While this fact obtains such general recognition, the remedy is not so generally perceived; which is to have the road funds in the various communities administered by a man trained to his work, a highway engineer. The proof of this statement is readily demonstrated by the fact that in those communities where a decided advance has been made in highway construction and where good results are obtained, it has been invariably under the management of engineers skilled in this class of work. These instances are all too few, and are confined in the main to the few states where state commissions have organized state highway engineering bureaus.

The reason why there are so few men in the country whose training should make them capable of solving intelligently the problem, or suggesting the remedy for this condition of things, is the fact that little or no attention has been given to this subject in the engineering schools. It is the educated and trained men in the different communities who must always be depended on to take the lead and suggest in detail the remedy for whatever lack exists in the administration of public affairs.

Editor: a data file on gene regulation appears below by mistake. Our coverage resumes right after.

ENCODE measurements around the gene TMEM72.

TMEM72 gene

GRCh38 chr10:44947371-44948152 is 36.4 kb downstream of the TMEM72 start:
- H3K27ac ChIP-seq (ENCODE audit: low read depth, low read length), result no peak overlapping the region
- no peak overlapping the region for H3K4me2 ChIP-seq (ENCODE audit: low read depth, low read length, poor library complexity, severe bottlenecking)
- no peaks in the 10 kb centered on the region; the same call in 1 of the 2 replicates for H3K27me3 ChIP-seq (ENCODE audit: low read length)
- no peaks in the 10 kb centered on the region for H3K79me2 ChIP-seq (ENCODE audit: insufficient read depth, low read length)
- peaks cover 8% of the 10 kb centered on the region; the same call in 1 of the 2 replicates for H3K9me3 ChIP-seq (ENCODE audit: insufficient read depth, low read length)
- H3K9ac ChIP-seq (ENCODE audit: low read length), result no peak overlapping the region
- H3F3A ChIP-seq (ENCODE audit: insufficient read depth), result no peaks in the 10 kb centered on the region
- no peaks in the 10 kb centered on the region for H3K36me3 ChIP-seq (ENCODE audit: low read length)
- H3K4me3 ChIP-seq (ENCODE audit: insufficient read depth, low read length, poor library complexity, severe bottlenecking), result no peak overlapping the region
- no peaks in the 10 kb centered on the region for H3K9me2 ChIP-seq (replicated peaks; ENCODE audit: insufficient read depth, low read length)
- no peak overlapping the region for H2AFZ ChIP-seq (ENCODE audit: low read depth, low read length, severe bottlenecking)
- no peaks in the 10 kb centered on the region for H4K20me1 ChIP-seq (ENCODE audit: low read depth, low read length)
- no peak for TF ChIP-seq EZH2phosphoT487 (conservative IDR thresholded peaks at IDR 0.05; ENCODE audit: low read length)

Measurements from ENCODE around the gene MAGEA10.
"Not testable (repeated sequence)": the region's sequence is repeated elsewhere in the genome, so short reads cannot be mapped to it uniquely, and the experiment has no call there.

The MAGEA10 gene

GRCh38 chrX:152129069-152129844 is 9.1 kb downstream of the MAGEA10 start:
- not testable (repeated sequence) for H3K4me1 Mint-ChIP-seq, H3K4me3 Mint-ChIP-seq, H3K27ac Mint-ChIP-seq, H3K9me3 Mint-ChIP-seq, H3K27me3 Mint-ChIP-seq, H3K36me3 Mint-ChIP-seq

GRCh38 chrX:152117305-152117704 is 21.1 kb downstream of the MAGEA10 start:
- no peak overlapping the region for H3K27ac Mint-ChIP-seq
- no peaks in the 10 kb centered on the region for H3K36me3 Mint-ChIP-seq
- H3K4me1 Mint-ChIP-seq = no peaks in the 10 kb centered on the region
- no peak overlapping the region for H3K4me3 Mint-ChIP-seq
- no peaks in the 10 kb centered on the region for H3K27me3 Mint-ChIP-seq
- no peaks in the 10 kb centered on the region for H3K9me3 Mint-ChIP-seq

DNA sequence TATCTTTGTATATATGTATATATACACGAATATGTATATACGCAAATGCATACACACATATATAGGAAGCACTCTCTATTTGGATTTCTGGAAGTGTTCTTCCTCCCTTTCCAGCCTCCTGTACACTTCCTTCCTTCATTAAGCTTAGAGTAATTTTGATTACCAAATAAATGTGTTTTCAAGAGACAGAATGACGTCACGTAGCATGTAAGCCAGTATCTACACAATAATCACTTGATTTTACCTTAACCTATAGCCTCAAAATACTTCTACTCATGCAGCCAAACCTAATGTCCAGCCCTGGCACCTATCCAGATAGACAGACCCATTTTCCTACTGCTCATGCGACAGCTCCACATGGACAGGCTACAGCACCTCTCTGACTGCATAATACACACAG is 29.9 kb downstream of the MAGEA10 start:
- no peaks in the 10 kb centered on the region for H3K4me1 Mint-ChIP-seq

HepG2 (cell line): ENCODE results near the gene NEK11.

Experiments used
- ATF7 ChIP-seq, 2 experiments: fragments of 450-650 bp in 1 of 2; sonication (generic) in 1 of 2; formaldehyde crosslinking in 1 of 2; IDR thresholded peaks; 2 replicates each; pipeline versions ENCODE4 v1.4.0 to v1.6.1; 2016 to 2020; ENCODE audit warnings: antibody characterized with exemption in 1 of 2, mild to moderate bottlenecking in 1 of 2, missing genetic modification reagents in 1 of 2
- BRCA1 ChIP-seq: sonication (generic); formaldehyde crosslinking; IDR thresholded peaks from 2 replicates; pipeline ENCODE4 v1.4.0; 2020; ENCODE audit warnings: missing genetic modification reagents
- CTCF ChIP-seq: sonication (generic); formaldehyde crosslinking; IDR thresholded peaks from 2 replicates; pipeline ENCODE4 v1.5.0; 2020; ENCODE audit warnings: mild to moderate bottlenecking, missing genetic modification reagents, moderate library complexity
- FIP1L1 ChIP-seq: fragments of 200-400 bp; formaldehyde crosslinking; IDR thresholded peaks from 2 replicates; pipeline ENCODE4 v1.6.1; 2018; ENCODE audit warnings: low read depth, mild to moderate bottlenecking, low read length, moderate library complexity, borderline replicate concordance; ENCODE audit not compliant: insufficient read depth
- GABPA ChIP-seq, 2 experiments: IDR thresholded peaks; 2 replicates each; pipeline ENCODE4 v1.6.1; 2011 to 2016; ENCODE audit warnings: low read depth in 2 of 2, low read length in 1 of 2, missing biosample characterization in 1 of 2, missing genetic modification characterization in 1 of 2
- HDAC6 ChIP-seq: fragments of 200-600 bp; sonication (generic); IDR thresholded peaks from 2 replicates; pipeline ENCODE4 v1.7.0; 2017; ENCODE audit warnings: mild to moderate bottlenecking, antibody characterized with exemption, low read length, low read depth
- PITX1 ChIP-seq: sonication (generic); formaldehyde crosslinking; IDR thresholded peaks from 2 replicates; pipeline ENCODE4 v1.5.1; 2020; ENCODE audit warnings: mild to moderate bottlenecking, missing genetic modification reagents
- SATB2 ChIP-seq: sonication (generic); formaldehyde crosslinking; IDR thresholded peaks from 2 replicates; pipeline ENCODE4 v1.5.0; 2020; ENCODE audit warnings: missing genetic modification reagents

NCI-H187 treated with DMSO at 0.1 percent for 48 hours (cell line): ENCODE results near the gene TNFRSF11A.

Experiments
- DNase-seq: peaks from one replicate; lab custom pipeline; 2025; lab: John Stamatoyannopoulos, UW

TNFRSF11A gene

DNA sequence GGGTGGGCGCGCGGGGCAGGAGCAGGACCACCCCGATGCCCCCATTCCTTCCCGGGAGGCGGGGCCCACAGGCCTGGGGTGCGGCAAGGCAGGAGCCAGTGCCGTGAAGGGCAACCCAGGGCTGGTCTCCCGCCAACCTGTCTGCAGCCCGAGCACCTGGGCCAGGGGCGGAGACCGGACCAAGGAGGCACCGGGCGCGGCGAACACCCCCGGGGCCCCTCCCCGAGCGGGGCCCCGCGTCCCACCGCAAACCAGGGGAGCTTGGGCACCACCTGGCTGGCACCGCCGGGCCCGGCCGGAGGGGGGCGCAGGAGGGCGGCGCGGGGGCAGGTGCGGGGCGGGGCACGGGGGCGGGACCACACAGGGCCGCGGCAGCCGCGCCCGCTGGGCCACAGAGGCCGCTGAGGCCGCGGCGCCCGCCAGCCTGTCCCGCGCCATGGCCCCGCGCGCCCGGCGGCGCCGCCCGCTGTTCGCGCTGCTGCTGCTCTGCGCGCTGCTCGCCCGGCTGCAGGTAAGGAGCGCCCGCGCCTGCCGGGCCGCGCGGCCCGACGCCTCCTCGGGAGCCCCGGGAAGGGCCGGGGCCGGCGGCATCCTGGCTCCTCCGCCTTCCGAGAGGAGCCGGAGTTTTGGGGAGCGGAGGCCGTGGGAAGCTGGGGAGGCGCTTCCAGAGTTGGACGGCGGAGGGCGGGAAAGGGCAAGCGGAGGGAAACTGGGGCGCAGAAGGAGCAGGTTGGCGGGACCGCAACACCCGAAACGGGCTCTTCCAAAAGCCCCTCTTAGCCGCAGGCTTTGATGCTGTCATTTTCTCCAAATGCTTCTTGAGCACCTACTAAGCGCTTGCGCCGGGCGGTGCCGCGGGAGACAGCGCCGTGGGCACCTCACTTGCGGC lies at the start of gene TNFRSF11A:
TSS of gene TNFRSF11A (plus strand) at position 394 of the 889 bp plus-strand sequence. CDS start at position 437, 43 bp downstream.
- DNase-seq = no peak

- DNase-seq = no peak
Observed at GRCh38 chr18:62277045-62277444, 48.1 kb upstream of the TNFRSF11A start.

It seems, therefore, if for no other reason than to point out the right path, that the technical schools of the country should provide the fundamental training necessary for a perception of the course to be pursued. These schools have had for many years courses of study in railroad problems, and every civil engineer student in all of the larger technical schools has pursued systematic studies in railroad engineering-with the result that there have always been found men trained and capable of carrying on railroad development.